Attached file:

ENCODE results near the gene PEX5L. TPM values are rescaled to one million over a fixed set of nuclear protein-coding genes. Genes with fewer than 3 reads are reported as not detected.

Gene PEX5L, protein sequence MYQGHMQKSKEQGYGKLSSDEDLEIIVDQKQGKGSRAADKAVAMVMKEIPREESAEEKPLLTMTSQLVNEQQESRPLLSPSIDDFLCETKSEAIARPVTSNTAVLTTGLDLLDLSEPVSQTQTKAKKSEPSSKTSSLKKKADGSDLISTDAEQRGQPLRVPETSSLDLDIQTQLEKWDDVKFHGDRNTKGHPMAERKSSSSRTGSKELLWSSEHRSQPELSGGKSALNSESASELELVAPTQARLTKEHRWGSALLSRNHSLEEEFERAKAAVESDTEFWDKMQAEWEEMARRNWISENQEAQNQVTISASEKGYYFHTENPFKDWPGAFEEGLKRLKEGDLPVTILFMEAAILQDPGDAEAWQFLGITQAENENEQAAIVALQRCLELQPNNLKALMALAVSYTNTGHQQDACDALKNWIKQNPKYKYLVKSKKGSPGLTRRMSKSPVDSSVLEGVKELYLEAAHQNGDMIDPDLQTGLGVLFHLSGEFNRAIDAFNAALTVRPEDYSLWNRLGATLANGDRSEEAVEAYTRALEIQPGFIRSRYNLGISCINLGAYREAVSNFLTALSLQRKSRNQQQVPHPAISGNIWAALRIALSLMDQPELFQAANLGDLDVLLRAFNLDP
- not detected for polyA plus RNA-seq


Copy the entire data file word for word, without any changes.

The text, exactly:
ENCODE results near the gene PEX5L. TPM values are rescaled to one million over a fixed set of nuclear protein-coding genes. Genes with fewer than 3 reads are reported as not detected.

Gene PEX5L, protein sequence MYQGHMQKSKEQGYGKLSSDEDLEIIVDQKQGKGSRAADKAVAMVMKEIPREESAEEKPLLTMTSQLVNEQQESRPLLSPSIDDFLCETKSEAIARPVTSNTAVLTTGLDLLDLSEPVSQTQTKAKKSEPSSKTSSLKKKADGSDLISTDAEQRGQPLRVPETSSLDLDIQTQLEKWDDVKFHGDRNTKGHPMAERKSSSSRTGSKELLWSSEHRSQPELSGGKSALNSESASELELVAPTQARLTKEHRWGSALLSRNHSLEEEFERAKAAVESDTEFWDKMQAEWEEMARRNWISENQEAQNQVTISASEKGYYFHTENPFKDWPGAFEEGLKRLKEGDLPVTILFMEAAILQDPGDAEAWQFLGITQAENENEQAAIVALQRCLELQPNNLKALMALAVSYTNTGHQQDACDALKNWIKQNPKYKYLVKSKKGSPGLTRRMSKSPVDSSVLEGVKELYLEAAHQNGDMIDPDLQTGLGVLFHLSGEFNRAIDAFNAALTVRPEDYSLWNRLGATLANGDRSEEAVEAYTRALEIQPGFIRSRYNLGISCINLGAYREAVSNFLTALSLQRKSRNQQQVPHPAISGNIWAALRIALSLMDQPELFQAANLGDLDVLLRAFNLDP
- not detected for polyA plus RNA-seq